**Typescript/Javascript Spreadsheet and Formula - https://github.com/vogtb/spreadsheet**

I started this project a couple of months ago with the idea of reverse engineering a spreadsheet in order to better understand them. I started by guessing my way through Google Spreadsheets, using trial and error to figure out the types, errors, and ways that data is stored an formatted. I could have looked all this information up, but I found that figuring it out yourself is more fun. With that as my starting point, I decided not just to blindly fumbly my way through the features of a spreadsheet, but design and build some of those features myself. With a few open-source projects (RuleJS, and FormulaJS) as my starting points, I was eventually able to implement a spreadsheet in Typescript/Javascript that has over 120 formulas, and matches many of the basic features of GS.

Here are some more complex examples of what the library can do.

var Sheet = require("js-spreadsheet").Sheet; var sheet = new Sheet(); sheet.setCell("A1", 27.13); sheet.setCell("A2", 44.48); sheet.setCell("A3", 17.32); sheet.setCell("A4", 46.27); sheet.setCell("A5", 68.37); sheet.setCell("A6", 90.59); sheet.setCell("A7", 88.95); sheet.setCell("A8", 55.30); sheet.setCell("A9", 86.82); sheet.setCell("A10", 38.68); sheet.setCell("A11", 35.53); sheet.setCell("A12", 12.45); // average of column sheet.setCell("C1", '=AVERAGE(A1:A12)'); sheet.getCell("C1"); // returns: 50.990833333333335 // average of of rows over 40 sheet.setCell("C2", '=AVERAGEIF(A1:A12, ">=40")'); sheet.getCell("C2"); // returns 68.68285714285715 // sum of rows sheet.setCell("C3", '=SUM(A1:A12)'); sheet.getCell("C3"); // returns: 611.89

This is a blog post about how I built a spreadsheet library in Typescript/Javascript, and some of the things I learned along the way.

Writing processing logic and language parsers is really difficult work. I wanted to understand the core of how spreadsheets function, but writing an entire virtual machine in javascript sounded like a nightmare. Luckily, I didn't have to. I was able to take advantage of the work that Handsontable has already done with their Javascript implementation of a spreadsheet, RuleJS. By using their lexer/parser, I was able to get a leg up on understanding how we process tokens, fetch cells, and call functions. More importantly, I was able to focus on defining some higher-level features that I wanted in my spreadsheet.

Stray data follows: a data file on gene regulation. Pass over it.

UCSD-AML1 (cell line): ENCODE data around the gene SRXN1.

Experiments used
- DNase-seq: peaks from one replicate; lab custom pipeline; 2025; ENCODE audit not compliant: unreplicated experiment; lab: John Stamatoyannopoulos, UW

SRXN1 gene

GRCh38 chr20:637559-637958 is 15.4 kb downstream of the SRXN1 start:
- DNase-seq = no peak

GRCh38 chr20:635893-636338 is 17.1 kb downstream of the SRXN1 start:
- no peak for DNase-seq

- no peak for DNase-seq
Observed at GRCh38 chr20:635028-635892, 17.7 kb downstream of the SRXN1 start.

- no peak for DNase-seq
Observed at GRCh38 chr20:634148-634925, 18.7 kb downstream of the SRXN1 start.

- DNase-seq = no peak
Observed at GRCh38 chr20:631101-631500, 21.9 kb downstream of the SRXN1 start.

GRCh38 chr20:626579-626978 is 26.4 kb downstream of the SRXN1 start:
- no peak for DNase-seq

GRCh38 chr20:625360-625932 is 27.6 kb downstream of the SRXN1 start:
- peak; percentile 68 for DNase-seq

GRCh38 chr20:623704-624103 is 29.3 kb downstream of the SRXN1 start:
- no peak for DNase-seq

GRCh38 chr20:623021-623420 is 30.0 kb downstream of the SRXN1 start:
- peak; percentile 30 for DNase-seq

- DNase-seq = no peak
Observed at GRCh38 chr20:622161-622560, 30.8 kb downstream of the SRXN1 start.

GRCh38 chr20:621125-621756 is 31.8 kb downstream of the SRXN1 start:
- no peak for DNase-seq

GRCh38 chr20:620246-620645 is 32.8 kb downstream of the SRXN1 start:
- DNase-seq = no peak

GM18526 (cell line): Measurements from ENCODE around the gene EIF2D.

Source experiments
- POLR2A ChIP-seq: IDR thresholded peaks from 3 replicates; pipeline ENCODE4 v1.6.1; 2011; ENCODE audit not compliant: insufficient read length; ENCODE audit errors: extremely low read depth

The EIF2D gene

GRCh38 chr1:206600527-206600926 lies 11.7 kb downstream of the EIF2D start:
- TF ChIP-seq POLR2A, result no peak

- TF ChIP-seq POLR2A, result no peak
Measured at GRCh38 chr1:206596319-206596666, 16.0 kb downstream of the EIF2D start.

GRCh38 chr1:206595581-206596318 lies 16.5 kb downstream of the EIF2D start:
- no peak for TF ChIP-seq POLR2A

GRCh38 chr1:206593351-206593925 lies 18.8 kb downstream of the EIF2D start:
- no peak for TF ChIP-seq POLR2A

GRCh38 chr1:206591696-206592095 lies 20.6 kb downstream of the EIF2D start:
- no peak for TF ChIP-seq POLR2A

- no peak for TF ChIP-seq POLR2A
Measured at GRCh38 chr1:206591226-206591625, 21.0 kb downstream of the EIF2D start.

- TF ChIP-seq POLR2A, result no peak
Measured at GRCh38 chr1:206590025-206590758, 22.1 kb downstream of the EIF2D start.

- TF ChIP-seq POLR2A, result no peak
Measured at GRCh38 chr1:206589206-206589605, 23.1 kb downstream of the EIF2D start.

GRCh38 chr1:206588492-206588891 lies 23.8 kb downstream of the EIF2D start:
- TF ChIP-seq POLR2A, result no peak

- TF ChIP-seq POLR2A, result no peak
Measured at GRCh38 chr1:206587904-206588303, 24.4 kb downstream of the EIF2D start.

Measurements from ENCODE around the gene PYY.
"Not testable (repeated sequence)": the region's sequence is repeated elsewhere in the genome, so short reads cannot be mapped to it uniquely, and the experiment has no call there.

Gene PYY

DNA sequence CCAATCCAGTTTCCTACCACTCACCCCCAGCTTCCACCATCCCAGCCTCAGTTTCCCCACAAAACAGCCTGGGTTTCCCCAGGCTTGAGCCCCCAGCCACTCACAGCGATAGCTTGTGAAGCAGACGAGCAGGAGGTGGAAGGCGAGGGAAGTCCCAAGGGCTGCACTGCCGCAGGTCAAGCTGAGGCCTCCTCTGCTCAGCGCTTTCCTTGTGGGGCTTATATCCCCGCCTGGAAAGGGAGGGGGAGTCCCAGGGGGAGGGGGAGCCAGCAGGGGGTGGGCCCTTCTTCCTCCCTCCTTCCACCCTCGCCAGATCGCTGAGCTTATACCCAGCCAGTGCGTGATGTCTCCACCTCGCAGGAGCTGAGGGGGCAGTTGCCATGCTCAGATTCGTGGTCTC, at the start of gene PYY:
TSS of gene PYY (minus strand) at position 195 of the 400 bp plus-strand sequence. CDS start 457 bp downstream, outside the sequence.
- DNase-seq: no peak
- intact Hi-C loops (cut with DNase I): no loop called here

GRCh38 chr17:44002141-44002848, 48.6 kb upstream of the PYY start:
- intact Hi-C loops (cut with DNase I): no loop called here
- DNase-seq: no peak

While Handsontable's implementation required a browser, I wasn't sure the spreadsheet library I was writing was targeted for the browser. Plus, using JS memory as storage would allow me to write tests for node and debug without a browser. I also wanted a clean JS interface for creating, updating and deleting cells. If someone, maybe my future self, wants to extend this project into an actual application, they would want to save cell values to a storage medium, and having a clean interface for this would enable extendability.

I started by stripping down the parser so that it only interacted with a set of helper and utility functions, and then by adding on a Sheet model for storage. All updates to cells would go to the Sheet model, which would be swapped out for a more durable storage medium later on. Once I had the basic lexer and sheet storage layers function according to my manual tests, I started writing a basic set of tests to ensure that it could parse formulas, and save both the raw text, and computed values to cells.

Diagram of dependency refactoring.

I also wanted the formulas library to be flexible, and extensible. If a JS function could be written that threw the same errors as a spreadsheet, it should be able to be called from a cell. But at this point my spreadsheet was still relying on FormulaJS formulas. One by one I started replacing the formulas, implementing and adding in my own layer of errors as I went. Many of the formulas I wrote were directly influenced by FormulaJS, but used my own custom implementation of the errors that Google Spreadsheets or Excel throws.